2 to 3

520000

5300

102 (69.3 , 151)

3 to 4

67800

476

70.2 (24.3 , 191)

aEstimated cumulative number of seroconversions between study rounds, adjusted for the difference in the age distribution between study participants and the overall Hong Kong population. For each age group i in our study data (i = 1,2,3,4), which corresponds to age groups (2-18, 19-44,45-64,65+ ), we define Ai=Age group specific proportion of four fold rise in our study data x sample size of this study x Proportion of population in this age group

Then, number of infections can be calculated with the following formula

\( Hong\ Kong\ population\ X\frac{\sum_{i=1}^4\mathrm{Ai}}{our\ study\ sample\ size} \)

bEstimated excess rate of adverse outcomes. Point estimates calculated as in [26]

cBinomial confidence bounds reflecting uncertainty in the number of infections, rather than the number of adverse outcomes. See Discussion

Fig. 5

Virulence of sH3N2 compared to pH1N1 in terms of (a) excess all-cause death, (b) an excess respiratory death and (c) excess respiratory hospitalization. It is expressed as the ratio of the estimated risk of adverse events caused by sH3N2 infection relative to pH1N1. Values above one indicate higher estimated risk for sH3N2. Confidence intervals are calculated using a score confidence interval [32] as implemented in the riskscoreci function in the R package PropCIs

Discussion

We used a set of quadruple sera from a longitudinal serologic study in Hong Kong to provide community-based estimates of infection for the three influenza virus epidemics, namely the 2009 pH1N1 wave from July 2009 to January 2010, the 2010 sH3N2 wave from August 2010 to October 2010, and the 2011 pH1N1 wave from January 2011 to February 2011 (Table 2). For the two pH1N1 waves (i.e. the 2009 pH1N1 wave and the 2011 pH1N1 wave), proportion of adults aged 19 or above infected in the latter wave was much higher than that in the former wave. Hong Kong is a developed subtropical city with a mobile and dense population, incidence of influenza virus infections and transmission dynamics may differ from other locations [2225]. However, our observation here about the age-shift infection pattern towards the older age groups during the latter pandemic wave was also observed in other places [6].

We also observed that individuals infected in the 2009 pH1N1wave were not infected again during the 2011 pH1N1 wave, suggesting infection in prior waves might be protective of infection in latter wave. This also suggests that the 2011 pH1N1 wave was not generated by the waning of immunity or re-infection of individuals infected during the 2009 pandemic wave.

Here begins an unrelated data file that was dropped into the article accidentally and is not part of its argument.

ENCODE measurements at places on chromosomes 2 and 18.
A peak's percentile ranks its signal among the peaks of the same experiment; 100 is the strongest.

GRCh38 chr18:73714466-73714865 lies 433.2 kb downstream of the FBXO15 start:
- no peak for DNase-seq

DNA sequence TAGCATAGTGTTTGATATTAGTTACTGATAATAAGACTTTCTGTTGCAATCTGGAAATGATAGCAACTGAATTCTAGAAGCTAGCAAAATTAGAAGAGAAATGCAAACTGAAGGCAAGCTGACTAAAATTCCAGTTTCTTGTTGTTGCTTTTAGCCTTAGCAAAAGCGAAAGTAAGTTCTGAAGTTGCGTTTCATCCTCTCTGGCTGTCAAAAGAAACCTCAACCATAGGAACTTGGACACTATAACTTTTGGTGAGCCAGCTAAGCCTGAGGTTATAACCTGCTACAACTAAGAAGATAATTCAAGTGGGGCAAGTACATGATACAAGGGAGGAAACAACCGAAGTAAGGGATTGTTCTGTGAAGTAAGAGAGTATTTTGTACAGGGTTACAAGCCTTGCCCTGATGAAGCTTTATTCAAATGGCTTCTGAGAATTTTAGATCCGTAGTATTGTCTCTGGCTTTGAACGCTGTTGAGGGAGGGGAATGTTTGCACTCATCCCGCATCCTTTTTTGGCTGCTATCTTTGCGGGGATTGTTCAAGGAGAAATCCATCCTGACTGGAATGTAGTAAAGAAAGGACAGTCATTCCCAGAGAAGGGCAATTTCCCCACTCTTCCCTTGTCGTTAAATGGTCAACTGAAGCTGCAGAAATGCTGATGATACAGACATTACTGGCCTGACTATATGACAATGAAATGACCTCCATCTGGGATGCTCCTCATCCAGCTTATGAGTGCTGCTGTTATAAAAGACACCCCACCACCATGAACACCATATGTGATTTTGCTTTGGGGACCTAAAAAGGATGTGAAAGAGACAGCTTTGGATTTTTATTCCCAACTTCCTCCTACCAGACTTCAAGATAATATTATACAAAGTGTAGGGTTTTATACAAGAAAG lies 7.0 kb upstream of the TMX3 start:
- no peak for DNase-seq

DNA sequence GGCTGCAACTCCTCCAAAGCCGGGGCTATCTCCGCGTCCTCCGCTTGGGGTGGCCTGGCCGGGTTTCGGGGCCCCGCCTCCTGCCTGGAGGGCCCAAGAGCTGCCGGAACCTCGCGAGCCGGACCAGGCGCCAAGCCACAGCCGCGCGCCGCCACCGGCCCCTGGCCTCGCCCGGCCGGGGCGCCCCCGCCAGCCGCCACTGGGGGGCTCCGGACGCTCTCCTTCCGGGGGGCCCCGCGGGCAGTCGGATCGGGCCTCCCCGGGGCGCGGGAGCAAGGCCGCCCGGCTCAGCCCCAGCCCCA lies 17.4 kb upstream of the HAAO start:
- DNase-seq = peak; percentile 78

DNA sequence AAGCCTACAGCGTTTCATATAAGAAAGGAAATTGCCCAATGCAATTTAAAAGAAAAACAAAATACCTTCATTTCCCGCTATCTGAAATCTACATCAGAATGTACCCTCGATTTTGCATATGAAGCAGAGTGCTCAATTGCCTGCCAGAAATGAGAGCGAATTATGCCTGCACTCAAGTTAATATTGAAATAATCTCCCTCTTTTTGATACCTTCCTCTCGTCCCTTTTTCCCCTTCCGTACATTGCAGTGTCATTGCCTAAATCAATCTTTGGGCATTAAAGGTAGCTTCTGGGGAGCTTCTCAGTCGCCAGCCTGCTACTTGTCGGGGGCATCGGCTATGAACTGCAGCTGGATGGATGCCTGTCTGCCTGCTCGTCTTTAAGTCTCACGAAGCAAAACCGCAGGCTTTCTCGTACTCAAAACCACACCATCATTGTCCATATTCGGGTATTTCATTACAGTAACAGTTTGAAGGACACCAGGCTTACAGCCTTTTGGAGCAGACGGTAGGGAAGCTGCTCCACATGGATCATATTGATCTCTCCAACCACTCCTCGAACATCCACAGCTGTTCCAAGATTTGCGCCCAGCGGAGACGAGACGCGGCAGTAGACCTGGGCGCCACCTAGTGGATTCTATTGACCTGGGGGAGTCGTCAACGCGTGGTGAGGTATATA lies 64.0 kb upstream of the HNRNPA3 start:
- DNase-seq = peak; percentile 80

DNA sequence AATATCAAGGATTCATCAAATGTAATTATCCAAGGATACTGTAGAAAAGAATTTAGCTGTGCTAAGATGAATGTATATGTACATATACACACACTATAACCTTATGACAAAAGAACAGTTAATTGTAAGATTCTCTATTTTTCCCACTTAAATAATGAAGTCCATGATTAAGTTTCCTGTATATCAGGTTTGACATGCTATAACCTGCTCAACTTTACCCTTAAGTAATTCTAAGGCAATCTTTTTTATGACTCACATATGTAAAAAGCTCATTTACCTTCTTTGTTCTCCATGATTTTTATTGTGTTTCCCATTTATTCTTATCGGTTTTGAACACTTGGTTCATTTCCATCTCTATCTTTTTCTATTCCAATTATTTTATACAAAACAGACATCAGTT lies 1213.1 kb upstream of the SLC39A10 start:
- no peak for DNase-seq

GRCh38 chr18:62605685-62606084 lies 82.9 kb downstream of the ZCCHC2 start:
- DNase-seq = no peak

We combined our estimates of cumulative incidence of infection with estimates of excess influenza mortality for each community epidemic to compare the virulence of pH1N1 and sH3N2 viruses [26]. We estimated that the infection fatality risk for sH3N2 was approximately twice as high as the infection fatality risk for pH1N1. Although unable to estimate age-specific virulence ratios, our age-adjusted overall estimate was consistent for multiple severe outcomes and across different influenza seasons.

Our results generalize the severity comparisons among strains from sick individuals to the general population. According to Yang et al. [27], individuals with H1N1pdm09 pneumonia showed higher disease diversity and stronger systematic inflammatory response than their counterparts infected with A (H3N2) pneumonia. On the contrary, here, it was sH3N2 infections which caused more number of excess deaths and excess hospitalizations in the community.

Our study was similar to the Flu Watch study in the UK that estimated strain specific infection fatality rates but was unable to find any significant differences between strains [28]. Despite the relatively small sample size, the key advantage of the present study was that we were able to combine study-derived serological data and population-level measures of severity, rather than relying on severe events observed within the cohort. In addition, the timing between our study rounds and community epidemics was close that the serologic data (from our study) and the severity data (with respect to the community epidemics) were highly consistent over this short period of time. Therefore, even with a relatively small number of quadruple sets of longitudinal sera, we were still well-powered to detect a difference in the per-infection risk of severe outcomes.